Sunday 7 February 2010

King of Sex

Charles II’s notorious carnal appetites impacted on popular consciousness at the time, with far greater consequence than any caused by past royal misconduct. In the course of research I carried out on this period I came across some truly hilarious-and unpublished-satires, one in which the king is depicted running around the streets of London-'Mercy, help!' the king cried, 'What is wrong, your Majesty; have the Dutch invaded?' 'No; for the love of God, fetch me a midwife.'

Politically speaking, though, the impact of Charles' affairs was far from amusing, because of the circumstances of the time and the nature of the reign. Charles had no legitimate offspring, but many bastards. Normally this would not have been any great problem, as no illegitimate son would have expected to succeed. It became a problem when Charles' designated heir, his brother James, Duke of York converted to Catholicism, and those opposed to him awakened the ambitions of the vain and mercurial James, Duke of Monmouth, the bastard-in-chief.

Beyond this Charles' affairs did indeed have consequences for the well-being of his dynasty, for the simple reason that he quite often allowed sexual attraction to translate directly into political power. Barbara Villiers was to be the first and greatest example of the 'political mistress' and the 'mistress of politics', far more powerful in every way than Charles own queen, Catherine of Braganza. Her influence was such that she created her own political circle at court, interfered constantly in matters of state; so powerful that she was even courted by foreign ambassadors. Charles was frightened of her, frightened of her temper.

In one of his diary enties Samuel Pepys noted "...the king doth mind nothing but pleasures and hates the very sight or thought of Lady Castlemaine [Villiers] rules him...She hath all the tricks..." This liaison was in many ways to set the tone for Restoration politics, secret and manipulative, one that inevitably produced an atmosphere of suspicion and mistrust. Villiers, in the style of Salome, even managed to engineer the downfall of one of Charles' ablest and longest-serving advisors, Edward Hyde, 1st earl of Clarendon, whose head was effectively presented to her on a plate.

Villiers had been bad, but her eventual replacement, Louise de Keroualle was, if anything, even worse; for she was little better than a French agent, put in Charles' bed by his cousin, Louis XIV. Her rise coincides with the secret Treaty of Dover, by which Charles promised to convert to Catholicism in return for a French subsidy. It was not long after this, with the steadying influence of Clarendon gone, that a new mood of parliamentary suspicion emerged; suspicion of the throne, suspicion of Catholicism, and suspicion of Keroualle, or 'dearest Fubs', as Charles liked to call her.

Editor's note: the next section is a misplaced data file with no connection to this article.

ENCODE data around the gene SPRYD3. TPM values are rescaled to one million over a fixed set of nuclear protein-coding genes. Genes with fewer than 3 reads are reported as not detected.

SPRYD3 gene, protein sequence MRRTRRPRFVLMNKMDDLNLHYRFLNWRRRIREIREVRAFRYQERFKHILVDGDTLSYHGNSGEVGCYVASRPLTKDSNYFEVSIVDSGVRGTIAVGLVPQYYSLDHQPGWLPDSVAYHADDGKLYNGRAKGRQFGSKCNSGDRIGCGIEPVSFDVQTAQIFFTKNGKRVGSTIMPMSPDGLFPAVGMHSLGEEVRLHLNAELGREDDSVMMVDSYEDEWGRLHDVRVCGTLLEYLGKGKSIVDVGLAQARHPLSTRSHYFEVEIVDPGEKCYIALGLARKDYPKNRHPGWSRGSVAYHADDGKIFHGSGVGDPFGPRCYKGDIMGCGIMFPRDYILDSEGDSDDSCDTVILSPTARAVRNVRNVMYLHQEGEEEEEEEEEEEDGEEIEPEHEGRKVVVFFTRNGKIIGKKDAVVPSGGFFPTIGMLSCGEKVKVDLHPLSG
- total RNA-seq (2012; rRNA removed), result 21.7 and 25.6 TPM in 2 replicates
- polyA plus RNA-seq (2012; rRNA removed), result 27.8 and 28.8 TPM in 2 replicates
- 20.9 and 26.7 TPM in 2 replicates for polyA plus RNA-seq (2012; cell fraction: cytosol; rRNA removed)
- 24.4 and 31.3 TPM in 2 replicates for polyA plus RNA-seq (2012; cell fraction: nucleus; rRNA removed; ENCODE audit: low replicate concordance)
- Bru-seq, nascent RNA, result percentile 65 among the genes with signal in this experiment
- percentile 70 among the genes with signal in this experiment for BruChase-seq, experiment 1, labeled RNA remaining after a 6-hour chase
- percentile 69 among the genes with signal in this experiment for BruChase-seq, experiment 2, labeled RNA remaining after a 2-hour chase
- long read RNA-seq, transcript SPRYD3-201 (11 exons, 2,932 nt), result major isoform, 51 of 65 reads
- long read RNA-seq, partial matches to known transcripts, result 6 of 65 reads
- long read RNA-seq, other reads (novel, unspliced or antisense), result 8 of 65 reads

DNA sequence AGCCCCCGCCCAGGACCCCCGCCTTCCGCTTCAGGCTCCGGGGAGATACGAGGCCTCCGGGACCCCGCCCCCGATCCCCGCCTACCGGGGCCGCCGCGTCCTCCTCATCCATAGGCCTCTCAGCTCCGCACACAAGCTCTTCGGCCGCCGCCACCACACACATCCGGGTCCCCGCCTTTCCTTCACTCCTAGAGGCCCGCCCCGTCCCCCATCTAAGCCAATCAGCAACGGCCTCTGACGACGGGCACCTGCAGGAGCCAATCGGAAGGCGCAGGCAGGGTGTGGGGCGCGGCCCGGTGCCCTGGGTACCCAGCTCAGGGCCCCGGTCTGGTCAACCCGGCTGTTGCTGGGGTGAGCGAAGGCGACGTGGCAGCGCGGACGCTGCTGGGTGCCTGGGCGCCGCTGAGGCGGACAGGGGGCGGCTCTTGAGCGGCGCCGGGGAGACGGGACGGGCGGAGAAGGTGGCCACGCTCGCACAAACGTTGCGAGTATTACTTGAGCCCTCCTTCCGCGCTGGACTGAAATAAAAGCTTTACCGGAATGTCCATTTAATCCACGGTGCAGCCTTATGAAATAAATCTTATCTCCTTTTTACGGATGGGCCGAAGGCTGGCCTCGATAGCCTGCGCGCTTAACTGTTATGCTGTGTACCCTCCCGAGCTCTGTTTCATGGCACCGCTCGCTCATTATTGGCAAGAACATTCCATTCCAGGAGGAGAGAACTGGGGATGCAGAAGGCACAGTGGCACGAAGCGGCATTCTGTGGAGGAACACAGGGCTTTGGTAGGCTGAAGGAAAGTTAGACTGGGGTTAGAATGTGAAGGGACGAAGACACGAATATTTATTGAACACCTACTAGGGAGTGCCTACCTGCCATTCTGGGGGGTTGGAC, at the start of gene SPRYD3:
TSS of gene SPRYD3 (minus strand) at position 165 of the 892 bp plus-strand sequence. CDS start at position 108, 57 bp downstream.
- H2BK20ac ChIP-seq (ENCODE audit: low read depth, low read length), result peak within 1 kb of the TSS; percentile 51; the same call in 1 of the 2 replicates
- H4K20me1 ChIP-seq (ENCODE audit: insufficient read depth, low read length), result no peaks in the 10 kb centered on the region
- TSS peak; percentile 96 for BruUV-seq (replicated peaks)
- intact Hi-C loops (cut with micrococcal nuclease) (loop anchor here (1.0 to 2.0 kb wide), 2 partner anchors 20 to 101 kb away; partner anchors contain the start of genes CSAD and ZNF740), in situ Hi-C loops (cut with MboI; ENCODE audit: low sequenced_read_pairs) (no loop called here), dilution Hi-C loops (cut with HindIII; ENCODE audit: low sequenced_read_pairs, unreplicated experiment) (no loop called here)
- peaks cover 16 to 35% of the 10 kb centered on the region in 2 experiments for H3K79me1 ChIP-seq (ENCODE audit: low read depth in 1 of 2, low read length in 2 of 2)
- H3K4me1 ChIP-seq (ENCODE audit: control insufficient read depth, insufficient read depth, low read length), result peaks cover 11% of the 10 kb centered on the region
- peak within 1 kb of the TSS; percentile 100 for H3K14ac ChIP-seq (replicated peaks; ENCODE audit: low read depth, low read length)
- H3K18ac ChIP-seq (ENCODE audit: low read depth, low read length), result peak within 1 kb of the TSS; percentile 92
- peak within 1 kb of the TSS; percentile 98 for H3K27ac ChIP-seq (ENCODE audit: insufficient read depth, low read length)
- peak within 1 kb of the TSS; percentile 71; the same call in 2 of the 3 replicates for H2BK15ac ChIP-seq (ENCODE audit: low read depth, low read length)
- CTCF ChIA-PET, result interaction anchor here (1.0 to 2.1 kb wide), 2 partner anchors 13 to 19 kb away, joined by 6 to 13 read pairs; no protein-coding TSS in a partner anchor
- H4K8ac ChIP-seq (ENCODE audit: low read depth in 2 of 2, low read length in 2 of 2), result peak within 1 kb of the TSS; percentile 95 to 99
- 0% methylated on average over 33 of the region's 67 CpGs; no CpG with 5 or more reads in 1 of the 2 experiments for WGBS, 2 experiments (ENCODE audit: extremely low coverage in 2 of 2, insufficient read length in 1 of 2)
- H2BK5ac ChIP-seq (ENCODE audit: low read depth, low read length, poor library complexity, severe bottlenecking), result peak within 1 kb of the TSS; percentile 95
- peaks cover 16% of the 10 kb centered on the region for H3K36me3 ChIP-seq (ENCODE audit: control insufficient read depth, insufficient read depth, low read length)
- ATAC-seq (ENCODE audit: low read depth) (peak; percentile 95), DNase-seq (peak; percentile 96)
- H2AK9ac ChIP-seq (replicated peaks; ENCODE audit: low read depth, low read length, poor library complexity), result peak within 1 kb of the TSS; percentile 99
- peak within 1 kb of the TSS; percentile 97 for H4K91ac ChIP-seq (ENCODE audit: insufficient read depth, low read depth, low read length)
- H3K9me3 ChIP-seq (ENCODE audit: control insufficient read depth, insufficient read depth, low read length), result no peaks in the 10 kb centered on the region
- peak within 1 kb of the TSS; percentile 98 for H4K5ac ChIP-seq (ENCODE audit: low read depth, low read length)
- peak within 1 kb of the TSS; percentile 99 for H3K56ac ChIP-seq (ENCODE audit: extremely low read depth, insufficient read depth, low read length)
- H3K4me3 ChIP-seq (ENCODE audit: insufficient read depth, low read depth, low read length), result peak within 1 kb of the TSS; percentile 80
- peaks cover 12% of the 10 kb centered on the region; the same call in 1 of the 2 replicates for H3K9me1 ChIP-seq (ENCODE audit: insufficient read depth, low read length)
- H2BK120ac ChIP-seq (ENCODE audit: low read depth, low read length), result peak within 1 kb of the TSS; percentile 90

Fubs conspired against all those in the court opposed to the French connection, including Lord Halifax. With the onset of the anti-Catholic crisis of the late 1670s, known as the Popish Plot, a document circulated specifically aimed at Fubs, with the title Articles of High Treason and other High Crimes. Parliament began to investigate the matter but Charles promptly ordered a dissolution.

So, yes, Charles' extra-marital relationships did weaken the authority and the majesty of the crown. It was of no matter when his lovers were, like Nell Gwynn, women of little consequence or influence. It most assuredly did matter when it came to intelligent and the strong-willed individuals, like Villiers and Keroualle. It was all to be part of government by intrigue and cabal; government, in other words, without responsibility. For many, moreover-setting the politics to one side-it made the monarchy look ridiculous, which allows me to finish with some verses drawn yet another anonymous satire;

As Nero once, with harp in hand survyed
His flaming Rome, and as that burned, he played,
So our great prince, when the Dutch fleet arrived,
Saw his ships burned and, as they burned, he swived.
So kind was he in our extremist need,
He would those flames extinguish with his seed.


  1. Was Nell the lady who stuck her kid out the window everytime she saw Charlie ride by and scream "Make him your heir!" That part always make me laugh. It's like Renaissance Jerry Springer.


  2. With Chuck anything was possible, Coll. :-)

  3. So kind was he in our extremist need,
    He would those flames extinguish with his seed.

    Absolutely Hilarious. A great satire, a wonder poet. Another one lost to the deep obscurities of oblivious time.